Tuesday, January 05, 2016

Abraham Lincoln

When Abraham Lincoln was first elected president in Nov. 1860, the South, beginning with South Carolina, immediately succeded from the Union. During Lincoln's first inaugural address, he pled with the South to return and promised he wouldn't touch the slavery issue.  Lincoln pledged that slavery could continue in those states where it already existed. 

The Civil War would start not long after, beginning in April, 1861.  The Civil War was a dark time for Abraham Lincoln who had served for 12 years in the Illinois legistature but only one term as a US Congressman.  Abraham Lincoln's son Willie (11) died of Typhoid fever in Feburary, 1862. Willie's death begun a time of deep reflection and transformation for Lincoln that biographers refer to as Lincoln's "Period of Crystallization".

During this critical period, Abraham Lincoln borrowed a copy of the Book of Mormon from the Library of Congress. He returned the book eight months later, only 7 days after issuing his Emancipation Proclamation on January 1, 1863.  Did the Book of Mormon positively influence Lincoln during his Crystallization Period?

Many believe that during the Period of Crystallization, Lincoln had a paradigm shift concerning this nation, its people, and the Civil War.  Lincoln began to see the United States as a promised land and its people as a covenant people and the Civil War as the judgements of God upon the people because of their sins.  In his and America's darkest hour, Lincoln turned to God, called the people of this nation to Repentance for the sin of slavery, and turned this nation to God.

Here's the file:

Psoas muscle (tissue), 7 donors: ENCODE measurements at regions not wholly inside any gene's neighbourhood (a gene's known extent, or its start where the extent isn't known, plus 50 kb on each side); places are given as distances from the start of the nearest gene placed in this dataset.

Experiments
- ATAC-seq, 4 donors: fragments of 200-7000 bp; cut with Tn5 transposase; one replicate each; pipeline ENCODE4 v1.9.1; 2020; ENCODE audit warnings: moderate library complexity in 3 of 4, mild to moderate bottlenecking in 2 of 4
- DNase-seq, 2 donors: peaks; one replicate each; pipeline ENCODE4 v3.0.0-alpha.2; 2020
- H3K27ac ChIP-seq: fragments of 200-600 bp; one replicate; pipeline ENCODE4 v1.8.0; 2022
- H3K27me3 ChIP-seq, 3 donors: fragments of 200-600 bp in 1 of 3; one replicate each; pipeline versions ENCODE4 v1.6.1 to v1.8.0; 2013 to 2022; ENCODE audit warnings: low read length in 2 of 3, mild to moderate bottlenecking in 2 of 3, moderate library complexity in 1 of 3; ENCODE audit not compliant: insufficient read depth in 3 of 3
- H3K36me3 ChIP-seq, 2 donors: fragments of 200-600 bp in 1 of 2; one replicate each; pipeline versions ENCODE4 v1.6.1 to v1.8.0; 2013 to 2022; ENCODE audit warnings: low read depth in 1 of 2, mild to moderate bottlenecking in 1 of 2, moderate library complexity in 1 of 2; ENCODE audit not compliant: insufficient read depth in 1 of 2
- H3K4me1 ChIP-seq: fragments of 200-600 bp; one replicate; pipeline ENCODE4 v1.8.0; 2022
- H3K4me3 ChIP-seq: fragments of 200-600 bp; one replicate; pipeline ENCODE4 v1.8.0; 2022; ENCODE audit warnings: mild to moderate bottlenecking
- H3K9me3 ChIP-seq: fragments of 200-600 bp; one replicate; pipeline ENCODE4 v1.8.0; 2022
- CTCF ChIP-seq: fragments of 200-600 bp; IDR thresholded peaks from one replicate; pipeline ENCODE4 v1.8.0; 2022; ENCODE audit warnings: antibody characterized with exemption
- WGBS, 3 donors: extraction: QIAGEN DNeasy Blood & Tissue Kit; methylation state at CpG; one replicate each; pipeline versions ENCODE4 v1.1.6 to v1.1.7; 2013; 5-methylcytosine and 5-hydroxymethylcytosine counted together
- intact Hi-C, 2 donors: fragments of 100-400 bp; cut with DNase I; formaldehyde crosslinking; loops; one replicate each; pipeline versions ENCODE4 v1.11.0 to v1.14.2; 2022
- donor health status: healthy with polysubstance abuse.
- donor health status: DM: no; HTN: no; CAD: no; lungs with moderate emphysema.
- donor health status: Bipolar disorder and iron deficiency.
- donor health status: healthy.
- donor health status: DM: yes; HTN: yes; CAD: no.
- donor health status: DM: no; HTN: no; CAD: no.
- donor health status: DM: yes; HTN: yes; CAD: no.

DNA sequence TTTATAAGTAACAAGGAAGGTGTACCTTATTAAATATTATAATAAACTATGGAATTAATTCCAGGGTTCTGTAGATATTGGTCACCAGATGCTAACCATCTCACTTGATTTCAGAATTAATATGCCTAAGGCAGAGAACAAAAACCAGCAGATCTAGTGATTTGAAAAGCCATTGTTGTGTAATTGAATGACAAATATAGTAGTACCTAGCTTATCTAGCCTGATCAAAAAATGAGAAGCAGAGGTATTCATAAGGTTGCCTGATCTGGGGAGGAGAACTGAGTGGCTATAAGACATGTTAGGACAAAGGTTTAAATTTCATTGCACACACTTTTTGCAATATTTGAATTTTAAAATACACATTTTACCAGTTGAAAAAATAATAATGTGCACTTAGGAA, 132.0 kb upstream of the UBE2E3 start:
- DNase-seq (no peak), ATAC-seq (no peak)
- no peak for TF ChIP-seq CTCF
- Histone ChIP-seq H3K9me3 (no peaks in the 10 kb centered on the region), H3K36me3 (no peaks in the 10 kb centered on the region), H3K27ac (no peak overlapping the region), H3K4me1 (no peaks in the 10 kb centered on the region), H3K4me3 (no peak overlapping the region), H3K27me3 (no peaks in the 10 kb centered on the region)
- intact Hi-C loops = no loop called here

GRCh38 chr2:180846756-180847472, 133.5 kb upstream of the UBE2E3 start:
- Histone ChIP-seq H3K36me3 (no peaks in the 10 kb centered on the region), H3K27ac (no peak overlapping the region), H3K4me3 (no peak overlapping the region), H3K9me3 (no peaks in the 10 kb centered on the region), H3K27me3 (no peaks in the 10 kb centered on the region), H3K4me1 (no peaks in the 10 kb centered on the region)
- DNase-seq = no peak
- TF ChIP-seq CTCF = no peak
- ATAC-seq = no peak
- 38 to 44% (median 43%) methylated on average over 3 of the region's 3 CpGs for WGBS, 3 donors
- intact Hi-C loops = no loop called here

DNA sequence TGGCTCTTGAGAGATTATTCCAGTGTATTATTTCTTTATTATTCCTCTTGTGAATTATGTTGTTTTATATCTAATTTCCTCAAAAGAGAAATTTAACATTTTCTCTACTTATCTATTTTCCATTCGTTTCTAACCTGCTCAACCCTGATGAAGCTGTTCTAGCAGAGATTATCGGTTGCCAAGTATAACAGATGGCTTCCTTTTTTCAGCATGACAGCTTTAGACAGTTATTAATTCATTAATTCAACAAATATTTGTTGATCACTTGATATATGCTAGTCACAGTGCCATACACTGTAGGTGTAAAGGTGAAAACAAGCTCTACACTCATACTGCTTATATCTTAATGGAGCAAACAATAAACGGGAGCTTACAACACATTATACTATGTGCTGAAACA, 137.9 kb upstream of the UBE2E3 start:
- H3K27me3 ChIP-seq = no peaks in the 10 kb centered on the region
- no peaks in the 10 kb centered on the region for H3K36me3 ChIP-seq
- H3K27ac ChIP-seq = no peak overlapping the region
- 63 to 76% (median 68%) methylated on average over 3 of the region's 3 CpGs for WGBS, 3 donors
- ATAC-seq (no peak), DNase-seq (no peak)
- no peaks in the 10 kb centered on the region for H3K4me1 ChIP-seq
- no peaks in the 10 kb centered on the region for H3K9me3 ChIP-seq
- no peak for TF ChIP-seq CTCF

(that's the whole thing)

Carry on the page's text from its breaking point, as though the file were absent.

Lincoln's turn to God and call for repentance is evident in the stark contrast of tone, language, and substance between his first and second inaugural addresses and in the Emmancipation Proclaimation issued Jan 1, 1863 and continued to Gettysburg which proved to be the turning point in the Civil War in July, 1863. President Lincoln is quoted as saying about Gettysburg:

 "In the pinch of the campaign up there, when everybody seemed panic-stricken, and nobody could tell what was going to happen, oppressed by the gravity of our affairs, I went to my room one day, and I locked the door, and got down on my knees before Almighty God, and prayed to Him mightily for victory at Gettysburg. I told Him that this was His war, and our cause His cause, but we couldn't stand another Fredericksburg or Chancellorsville. And I then and there made a solemn vow to Almighty God, that if He would stand by our boys at Gettysburg, I would stand by Him. And He did stand by your boys, and I will stand by Him. And after that (I don't know how it was, and I can't explain it), soon a sweet comfort crept into my soul that God Almighty had taken the whole business into his own hands and that things would go all right at Gettysburg. And that is why I had no fears about you."

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